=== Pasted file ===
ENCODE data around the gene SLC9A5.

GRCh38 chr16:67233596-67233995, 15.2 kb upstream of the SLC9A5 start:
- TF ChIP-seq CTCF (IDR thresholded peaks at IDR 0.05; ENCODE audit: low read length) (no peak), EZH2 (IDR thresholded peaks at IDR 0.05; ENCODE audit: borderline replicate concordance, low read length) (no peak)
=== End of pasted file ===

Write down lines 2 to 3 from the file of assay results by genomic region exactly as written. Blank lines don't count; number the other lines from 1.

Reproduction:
GRCh38 chr16:67233596-67233995, 15.2 kb upstream of the SLC9A5 start:
- TF ChIP-seq CTCF (IDR thresholded peaks at IDR 0.05; ENCODE audit: low read length) (no peak), EZH2 (IDR thresholded peaks at IDR 0.05; ENCODE audit: borderline replicate concordance, low read length) (no peak)